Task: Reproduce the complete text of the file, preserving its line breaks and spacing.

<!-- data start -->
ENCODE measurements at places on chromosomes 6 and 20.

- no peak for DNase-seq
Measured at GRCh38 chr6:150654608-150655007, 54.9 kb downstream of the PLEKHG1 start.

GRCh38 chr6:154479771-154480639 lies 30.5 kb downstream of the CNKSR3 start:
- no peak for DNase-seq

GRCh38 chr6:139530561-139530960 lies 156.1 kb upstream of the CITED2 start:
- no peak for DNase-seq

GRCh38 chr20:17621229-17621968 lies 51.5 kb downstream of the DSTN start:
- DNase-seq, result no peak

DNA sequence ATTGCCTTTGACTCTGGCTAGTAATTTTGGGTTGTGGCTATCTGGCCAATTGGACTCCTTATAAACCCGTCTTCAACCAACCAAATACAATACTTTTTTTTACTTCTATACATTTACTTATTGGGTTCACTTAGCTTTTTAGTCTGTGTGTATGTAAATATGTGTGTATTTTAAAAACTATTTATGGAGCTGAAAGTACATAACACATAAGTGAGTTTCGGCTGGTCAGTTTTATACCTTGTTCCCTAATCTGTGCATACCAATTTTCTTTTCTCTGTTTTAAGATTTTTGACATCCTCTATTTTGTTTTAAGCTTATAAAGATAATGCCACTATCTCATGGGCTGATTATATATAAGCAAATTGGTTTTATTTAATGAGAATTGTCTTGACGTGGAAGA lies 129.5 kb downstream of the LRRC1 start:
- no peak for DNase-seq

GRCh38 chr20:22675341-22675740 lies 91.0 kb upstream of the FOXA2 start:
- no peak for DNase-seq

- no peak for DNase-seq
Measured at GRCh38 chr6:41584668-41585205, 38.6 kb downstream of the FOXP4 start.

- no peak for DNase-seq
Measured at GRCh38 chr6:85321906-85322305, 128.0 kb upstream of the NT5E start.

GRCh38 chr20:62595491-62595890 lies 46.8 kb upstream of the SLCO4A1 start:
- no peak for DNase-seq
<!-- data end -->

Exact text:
ENCODE measurements at places on chromosomes 6 and 20.

- no peak for DNase-seq
Measured at GRCh38 chr6:150654608-150655007, 54.9 kb downstream of the PLEKHG1 start.

GRCh38 chr6:154479771-154480639 lies 30.5 kb downstream of the CNKSR3 start:
- no peak for DNase-seq

GRCh38 chr6:139530561-139530960 lies 156.1 kb upstream of the CITED2 start:
- no peak for DNase-seq

GRCh38 chr20:17621229-17621968 lies 51.5 kb downstream of the DSTN start:
- DNase-seq, result no peak

DNA sequence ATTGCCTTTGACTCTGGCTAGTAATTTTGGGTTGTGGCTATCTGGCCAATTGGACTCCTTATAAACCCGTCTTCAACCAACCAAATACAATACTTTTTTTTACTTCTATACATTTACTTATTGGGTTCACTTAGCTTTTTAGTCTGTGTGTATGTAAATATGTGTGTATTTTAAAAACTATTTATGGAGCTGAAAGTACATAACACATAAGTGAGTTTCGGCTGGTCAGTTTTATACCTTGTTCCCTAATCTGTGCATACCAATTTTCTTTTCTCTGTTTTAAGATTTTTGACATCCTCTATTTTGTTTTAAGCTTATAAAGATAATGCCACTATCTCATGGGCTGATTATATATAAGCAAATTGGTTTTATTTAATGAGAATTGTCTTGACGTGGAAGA lies 129.5 kb downstream of the LRRC1 start:
- no peak for DNase-seq

GRCh38 chr20:22675341-22675740 lies 91.0 kb upstream of the FOXA2 start:
- no peak for DNase-seq

- no peak for DNase-seq
Measured at GRCh38 chr6:41584668-41585205, 38.6 kb downstream of the FOXP4 start.

- no peak for DNase-seq
Measured at GRCh38 chr6:85321906-85322305, 128.0 kb upstream of the NT5E start.

GRCh38 chr20:62595491-62595890 lies 46.8 kb upstream of the SLCO4A1 start:
- no peak for DNase-seq